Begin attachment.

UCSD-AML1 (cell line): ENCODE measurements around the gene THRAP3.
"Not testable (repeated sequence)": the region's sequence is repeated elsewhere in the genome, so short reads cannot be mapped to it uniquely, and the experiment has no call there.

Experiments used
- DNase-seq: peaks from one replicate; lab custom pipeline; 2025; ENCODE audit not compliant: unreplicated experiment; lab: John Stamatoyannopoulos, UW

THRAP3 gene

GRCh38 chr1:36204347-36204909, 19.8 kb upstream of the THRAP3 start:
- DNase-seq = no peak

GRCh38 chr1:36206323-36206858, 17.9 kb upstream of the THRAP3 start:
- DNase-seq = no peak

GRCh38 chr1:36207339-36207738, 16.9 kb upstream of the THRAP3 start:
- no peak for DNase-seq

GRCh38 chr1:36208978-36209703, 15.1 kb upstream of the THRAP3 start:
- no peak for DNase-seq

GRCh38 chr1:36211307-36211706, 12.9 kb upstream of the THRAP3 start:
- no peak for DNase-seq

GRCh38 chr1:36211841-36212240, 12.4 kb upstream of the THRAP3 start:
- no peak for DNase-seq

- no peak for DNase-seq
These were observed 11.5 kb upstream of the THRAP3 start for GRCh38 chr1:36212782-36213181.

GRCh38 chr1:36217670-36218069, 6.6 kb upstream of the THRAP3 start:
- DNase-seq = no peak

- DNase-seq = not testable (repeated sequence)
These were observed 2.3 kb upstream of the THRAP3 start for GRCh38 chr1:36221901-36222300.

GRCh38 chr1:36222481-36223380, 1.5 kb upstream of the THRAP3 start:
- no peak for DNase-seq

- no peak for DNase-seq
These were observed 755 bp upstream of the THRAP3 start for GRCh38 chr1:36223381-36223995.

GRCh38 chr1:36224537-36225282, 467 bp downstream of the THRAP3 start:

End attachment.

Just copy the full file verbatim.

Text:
UCSD-AML1 (cell line): ENCODE measurements around the gene THRAP3.
"Not testable (repeated sequence)": the region's sequence is repeated elsewhere in the genome, so short reads cannot be mapped to it uniquely, and the experiment has no call there.

Experiments used
- DNase-seq: peaks from one replicate; lab custom pipeline; 2025; ENCODE audit not compliant: unreplicated experiment; lab: John Stamatoyannopoulos, UW

THRAP3 gene

GRCh38 chr1:36204347-36204909, 19.8 kb upstream of the THRAP3 start:
- DNase-seq = no peak

GRCh38 chr1:36206323-36206858, 17.9 kb upstream of the THRAP3 start:
- DNase-seq = no peak

GRCh38 chr1:36207339-36207738, 16.9 kb upstream of the THRAP3 start:
- no peak for DNase-seq

GRCh38 chr1:36208978-36209703, 15.1 kb upstream of the THRAP3 start:
- no peak for DNase-seq

GRCh38 chr1:36211307-36211706, 12.9 kb upstream of the THRAP3 start:
- no peak for DNase-seq

GRCh38 chr1:36211841-36212240, 12.4 kb upstream of the THRAP3 start:
- no peak for DNase-seq

- no peak for DNase-seq
These were observed 11.5 kb upstream of the THRAP3 start for GRCh38 chr1:36212782-36213181.

GRCh38 chr1:36217670-36218069, 6.6 kb upstream of the THRAP3 start:
- DNase-seq = no peak

- DNase-seq = not testable (repeated sequence)
These were observed 2.3 kb upstream of the THRAP3 start for GRCh38 chr1:36221901-36222300.

GRCh38 chr1:36222481-36223380, 1.5 kb upstream of the THRAP3 start:
- no peak for DNase-seq

- no peak for DNase-seq
These were observed 755 bp upstream of the THRAP3 start for GRCh38 chr1:36223381-36223995.

GRCh38 chr1:36224537-36225282, 467 bp downstream of the THRAP3 start: